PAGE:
Wednesday 21 August 2019

Least Like the Other: Kennedy 'operamentary' tells the moving story of JFK's sister

Least Like the Other

Black Box Theatre, Galway  Until tonight

Wonderful voice: Naomi Louisa O’Connell as Rosemary Kennedy. Photo by Pat Redmond
Wonderful voice: Naomi Louisa O’Connell as Rosemary Kennedy. Photo by Pat Redmond

Katy Hayes

Irish National Opera presents this world premiere, an opera-documentary (an operamentary?) about the lobotomy performed on Rosemary Kennedy, the eldest girl of the gifted Irish-American political family. The show tells the story of Rosemary's difficult birth and her upbringing with her dynamic and competitive siblings.

Much of the early part is told with extracts from the autobiography of her mother, Rose Kennedy, a woman with typical-of-the-time notions about submissiveness in girls. Large archive photographs of the growing family are projected on to the walls. There is much documentary material about hideous proto-fascist medical theories about the "feeble-minded" and the emergence of the lobotomy as a treatment for mental illness. Rosemary's operation was performed in 1941.

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Created by composer Brian Irvine along with director Netia Jones, the stage is dominated by the wonderful voice of mezzo-soprano Naomi Louisa O'Connell as Rosemary. Dancer/actor Stephanie Dufresne and actor Ronan Leahy make up the rest of the cast, effectively peopling the stage with a variety of nurses, doctors and siblings. Aoife Spillane-Hinks is the assistant director, but also voices the mother and others from a table to the right of the stage, providing a visual balance to the INO Orchestra situated at the left. Jones directs and also designs set and video; visually the show is stunning, the action contained in a large clinical box at centre, plenty of greys and blacks harmonising with the documentary footage, then occasionally a splash of vivid colour, as in Rosemary's red dress.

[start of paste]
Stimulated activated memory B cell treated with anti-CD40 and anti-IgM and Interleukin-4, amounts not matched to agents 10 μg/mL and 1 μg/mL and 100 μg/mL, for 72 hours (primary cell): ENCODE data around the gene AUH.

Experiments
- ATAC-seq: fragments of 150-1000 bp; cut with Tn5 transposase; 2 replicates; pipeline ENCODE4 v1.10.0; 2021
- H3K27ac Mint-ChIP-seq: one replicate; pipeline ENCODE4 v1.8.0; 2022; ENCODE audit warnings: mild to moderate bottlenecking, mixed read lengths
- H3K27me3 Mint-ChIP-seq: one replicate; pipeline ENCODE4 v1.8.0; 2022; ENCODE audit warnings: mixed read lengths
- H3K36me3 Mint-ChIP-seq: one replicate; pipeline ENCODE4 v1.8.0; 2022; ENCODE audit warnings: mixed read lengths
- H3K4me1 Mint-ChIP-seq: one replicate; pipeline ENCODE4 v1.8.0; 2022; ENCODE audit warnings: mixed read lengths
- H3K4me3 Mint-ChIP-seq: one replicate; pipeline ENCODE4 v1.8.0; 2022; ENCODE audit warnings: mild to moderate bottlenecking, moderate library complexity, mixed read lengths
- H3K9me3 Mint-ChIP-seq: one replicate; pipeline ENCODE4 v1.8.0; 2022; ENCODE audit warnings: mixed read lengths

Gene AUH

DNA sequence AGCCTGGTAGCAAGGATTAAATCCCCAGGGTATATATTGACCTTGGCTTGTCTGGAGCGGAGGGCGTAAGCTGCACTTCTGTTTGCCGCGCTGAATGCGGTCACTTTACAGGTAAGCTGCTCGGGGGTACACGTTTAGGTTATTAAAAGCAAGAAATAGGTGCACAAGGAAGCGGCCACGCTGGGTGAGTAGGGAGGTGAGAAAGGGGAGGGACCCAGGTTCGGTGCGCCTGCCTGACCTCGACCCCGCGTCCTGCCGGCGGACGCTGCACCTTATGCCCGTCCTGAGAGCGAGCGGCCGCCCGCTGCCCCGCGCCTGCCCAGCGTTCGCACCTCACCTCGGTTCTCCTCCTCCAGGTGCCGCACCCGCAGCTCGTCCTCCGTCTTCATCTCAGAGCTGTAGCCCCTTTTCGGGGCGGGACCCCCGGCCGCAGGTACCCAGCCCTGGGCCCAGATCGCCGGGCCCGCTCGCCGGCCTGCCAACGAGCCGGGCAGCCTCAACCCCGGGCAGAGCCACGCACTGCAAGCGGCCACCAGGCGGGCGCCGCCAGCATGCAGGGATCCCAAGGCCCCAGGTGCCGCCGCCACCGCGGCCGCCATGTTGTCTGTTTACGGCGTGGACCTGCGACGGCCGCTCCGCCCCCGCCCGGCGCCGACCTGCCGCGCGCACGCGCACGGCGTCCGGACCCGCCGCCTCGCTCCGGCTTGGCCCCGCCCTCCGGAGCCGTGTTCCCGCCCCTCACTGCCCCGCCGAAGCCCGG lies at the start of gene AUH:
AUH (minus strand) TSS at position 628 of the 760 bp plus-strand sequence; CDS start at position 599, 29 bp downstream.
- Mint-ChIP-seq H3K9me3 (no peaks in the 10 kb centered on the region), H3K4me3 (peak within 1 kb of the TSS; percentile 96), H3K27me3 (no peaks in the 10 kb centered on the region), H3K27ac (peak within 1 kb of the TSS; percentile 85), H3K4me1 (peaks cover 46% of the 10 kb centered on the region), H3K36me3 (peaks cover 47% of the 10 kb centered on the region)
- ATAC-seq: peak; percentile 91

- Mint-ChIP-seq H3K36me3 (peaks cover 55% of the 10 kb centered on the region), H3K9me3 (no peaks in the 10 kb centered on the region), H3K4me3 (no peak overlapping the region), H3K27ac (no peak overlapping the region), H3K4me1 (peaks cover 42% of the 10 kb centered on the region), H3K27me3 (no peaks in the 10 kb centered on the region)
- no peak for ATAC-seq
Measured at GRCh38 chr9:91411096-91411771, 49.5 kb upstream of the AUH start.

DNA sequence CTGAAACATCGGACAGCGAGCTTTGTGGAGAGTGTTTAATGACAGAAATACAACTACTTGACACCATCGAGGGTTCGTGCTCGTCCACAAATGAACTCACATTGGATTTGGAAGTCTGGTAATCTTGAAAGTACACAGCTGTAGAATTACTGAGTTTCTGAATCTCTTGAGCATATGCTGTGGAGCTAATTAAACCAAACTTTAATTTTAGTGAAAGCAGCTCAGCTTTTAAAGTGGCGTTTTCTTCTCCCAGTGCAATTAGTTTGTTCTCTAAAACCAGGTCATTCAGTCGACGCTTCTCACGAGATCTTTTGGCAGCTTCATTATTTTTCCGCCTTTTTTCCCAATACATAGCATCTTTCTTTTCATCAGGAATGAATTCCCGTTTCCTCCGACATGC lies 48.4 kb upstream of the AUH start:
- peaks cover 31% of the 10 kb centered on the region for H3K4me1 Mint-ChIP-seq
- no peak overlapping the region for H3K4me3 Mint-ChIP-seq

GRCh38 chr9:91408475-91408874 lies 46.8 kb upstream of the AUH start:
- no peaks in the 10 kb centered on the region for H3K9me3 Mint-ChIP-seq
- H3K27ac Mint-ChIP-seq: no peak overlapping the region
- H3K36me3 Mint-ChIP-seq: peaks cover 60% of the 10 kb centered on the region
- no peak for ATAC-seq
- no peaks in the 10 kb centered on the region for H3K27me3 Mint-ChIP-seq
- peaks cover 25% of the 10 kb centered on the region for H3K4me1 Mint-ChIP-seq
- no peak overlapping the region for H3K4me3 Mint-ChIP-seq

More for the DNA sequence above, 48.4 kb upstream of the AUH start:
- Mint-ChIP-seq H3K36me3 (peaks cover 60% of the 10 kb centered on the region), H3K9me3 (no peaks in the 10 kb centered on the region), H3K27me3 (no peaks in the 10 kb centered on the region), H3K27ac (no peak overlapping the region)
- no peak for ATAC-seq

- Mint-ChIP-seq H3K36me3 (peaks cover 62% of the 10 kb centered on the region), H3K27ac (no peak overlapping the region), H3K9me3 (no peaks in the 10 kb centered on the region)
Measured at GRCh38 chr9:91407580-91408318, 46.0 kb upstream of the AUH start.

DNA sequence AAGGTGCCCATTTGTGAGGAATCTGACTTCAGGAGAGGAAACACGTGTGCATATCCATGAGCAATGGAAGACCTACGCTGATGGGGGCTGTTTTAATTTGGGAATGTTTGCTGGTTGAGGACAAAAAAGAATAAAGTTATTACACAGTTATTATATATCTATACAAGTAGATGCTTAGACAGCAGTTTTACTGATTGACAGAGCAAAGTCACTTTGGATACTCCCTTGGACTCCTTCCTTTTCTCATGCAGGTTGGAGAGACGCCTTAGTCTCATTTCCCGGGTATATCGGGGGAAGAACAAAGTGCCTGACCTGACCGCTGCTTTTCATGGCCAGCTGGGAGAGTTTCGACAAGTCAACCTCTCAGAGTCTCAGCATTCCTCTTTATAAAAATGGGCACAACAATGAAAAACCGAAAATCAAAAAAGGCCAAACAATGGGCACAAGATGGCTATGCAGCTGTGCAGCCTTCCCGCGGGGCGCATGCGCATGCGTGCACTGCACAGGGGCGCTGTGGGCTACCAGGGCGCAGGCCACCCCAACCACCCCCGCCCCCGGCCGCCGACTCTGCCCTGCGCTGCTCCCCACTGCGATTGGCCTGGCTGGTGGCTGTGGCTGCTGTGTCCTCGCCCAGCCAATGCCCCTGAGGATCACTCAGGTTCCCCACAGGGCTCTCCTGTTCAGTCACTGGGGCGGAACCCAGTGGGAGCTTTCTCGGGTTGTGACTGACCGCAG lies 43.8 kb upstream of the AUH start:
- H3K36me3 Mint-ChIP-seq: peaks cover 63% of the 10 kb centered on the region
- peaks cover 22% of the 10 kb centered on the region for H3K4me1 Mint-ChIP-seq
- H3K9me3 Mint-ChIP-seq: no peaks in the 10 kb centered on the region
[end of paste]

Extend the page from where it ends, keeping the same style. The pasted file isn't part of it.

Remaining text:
Irvine's score has immense variety: dramatic brass dominates, creating musical reflections of psychic dissonance and signalling violence and violation. In contrast, occasionally a melodious piano leads. Conductor Fergus Sheil steers the dramatic pitch of the evening to perfection.

With some reservations about the fondness of Irish contemporary opera for the mutilated female - it would be nice to get a rest from women dying by suicide, getting murdered by their husbands, or having their brains cut open - this is a striking and memorable show. A simple repeat of a sweet archive image of the very pretty Rosemary being presented as a débutante in London effectively draws you in to the core tragedy here. Though the story is harrowing, reflected in the occasionally barbaric edge to the score, the final haunting musical sequence sweetens the tone and sends the audience home with the sense of having witnessed a profound and consoling requiem.


Dead Dog in a Suitcase: English moral comedy ends in chaos

Bailey Allen Hall, Galway Until tonight

Katy Hayes

Cornish theatre company Kneehigh return to Galway with this brilliant version of John Gay's 18th-century The Beggar's Opera. A seaside English comedy tone prevails, with Punch and Judy shows, bawdy girls, bent police and corrupt businessmen. At the centre is the classic low-life scoundrel Macheath, whose amorality is as obvious as his basic good heart.

Having been paid to assassinate the only decent politician in town, Mayor Goodman, Macheath spends the rest of the show trying to run away with his new, virtuous girlfriend, but unable to escape his past misdeeds. The show is a struggle for the moral conscience of this Everyman.

For all Kneehigh's super-light theatrical touch, this is as political as Bertolt Brecht's 1928 version. The style is exuberant: live musicians, jaunty movement and dance on a scaffold set, superb use of puppetry, including a hilarious series of puppet babies.

Dominic Marsh as Macheath leads the show with both bravura and heart. A verbally inventive script by Carl Grose and eclectic music by Charles Hazlewood are drawn together by Mike Shepherd's powerful direction.

The anarchic meltdown ending feels like a warning about chaos: brilliantly theatrical, but politically ominous, too.

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